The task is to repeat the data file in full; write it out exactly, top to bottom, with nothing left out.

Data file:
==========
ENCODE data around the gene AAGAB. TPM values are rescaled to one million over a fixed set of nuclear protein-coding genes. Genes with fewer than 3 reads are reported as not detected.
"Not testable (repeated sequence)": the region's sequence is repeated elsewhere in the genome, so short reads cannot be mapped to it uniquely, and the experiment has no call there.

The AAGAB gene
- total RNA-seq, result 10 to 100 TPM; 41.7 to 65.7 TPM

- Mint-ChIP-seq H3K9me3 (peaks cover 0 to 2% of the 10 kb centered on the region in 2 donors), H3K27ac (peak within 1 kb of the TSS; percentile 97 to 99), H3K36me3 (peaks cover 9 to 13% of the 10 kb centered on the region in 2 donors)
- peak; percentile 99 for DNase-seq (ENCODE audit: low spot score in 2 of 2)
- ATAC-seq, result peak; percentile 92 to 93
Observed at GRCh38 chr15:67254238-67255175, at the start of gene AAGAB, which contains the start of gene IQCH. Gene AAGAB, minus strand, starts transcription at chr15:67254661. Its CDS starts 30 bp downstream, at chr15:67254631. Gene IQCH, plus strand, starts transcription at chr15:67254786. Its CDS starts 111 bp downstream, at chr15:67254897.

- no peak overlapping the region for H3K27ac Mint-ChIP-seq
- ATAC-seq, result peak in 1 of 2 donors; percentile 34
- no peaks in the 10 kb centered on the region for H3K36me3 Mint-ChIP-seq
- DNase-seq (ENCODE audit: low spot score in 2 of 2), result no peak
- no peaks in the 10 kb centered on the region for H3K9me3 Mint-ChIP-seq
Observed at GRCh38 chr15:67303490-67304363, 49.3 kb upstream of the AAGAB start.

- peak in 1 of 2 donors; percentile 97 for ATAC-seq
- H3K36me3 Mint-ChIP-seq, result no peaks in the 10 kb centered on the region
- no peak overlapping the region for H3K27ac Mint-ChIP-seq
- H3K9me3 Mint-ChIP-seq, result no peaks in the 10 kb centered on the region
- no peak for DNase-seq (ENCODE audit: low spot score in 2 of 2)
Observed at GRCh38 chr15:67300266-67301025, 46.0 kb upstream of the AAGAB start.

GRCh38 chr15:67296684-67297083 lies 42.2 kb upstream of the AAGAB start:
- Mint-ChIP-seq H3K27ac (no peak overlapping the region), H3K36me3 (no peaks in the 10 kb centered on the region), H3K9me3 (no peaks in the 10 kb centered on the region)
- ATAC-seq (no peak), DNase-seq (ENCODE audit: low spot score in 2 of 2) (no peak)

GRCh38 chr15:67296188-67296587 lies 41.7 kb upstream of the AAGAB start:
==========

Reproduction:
ENCODE data around the gene AAGAB. TPM values are rescaled to one million over a fixed set of nuclear protein-coding genes. Genes with fewer than 3 reads are reported as not detected.
"Not testable (repeated sequence)": the region's sequence is repeated elsewhere in the genome, so short reads cannot be mapped to it uniquely, and the experiment has no call there.

The AAGAB gene
- total RNA-seq, result 10 to 100 TPM; 41.7 to 65.7 TPM

- Mint-ChIP-seq H3K9me3 (peaks cover 0 to 2% of the 10 kb centered on the region in 2 donors), H3K27ac (peak within 1 kb of the TSS; percentile 97 to 99), H3K36me3 (peaks cover 9 to 13% of the 10 kb centered on the region in 2 donors)
- peak; percentile 99 for DNase-seq (ENCODE audit: low spot score in 2 of 2)
- ATAC-seq, result peak; percentile 92 to 93
Observed at GRCh38 chr15:67254238-67255175, at the start of gene AAGAB, which contains the start of gene IQCH. Gene AAGAB, minus strand, starts transcription at chr15:67254661. Its CDS starts 30 bp downstream, at chr15:67254631. Gene IQCH, plus strand, starts transcription at chr15:67254786. Its CDS starts 111 bp downstream, at chr15:67254897.

- no peak overlapping the region for H3K27ac Mint-ChIP-seq
- ATAC-seq, result peak in 1 of 2 donors; percentile 34
- no peaks in the 10 kb centered on the region for H3K36me3 Mint-ChIP-seq
- DNase-seq (ENCODE audit: low spot score in 2 of 2), result no peak
- no peaks in the 10 kb centered on the region for H3K9me3 Mint-ChIP-seq
Observed at GRCh38 chr15:67303490-67304363, 49.3 kb upstream of the AAGAB start.

- peak in 1 of 2 donors; percentile 97 for ATAC-seq
- H3K36me3 Mint-ChIP-seq, result no peaks in the 10 kb centered on the region
- no peak overlapping the region for H3K27ac Mint-ChIP-seq
- H3K9me3 Mint-ChIP-seq, result no peaks in the 10 kb centered on the region
- no peak for DNase-seq (ENCODE audit: low spot score in 2 of 2)
Observed at GRCh38 chr15:67300266-67301025, 46.0 kb upstream of the AAGAB start.

GRCh38 chr15:67296684-67297083 lies 42.2 kb upstream of the AAGAB start:
- Mint-ChIP-seq H3K27ac (no peak overlapping the region), H3K36me3 (no peaks in the 10 kb centered on the region), H3K9me3 (no peaks in the 10 kb centered on the region)
- ATAC-seq (no peak), DNase-seq (ENCODE audit: low spot score in 2 of 2) (no peak)

GRCh38 chr15:67296188-67296587 lies 41.7 kb upstream of the AAGAB start: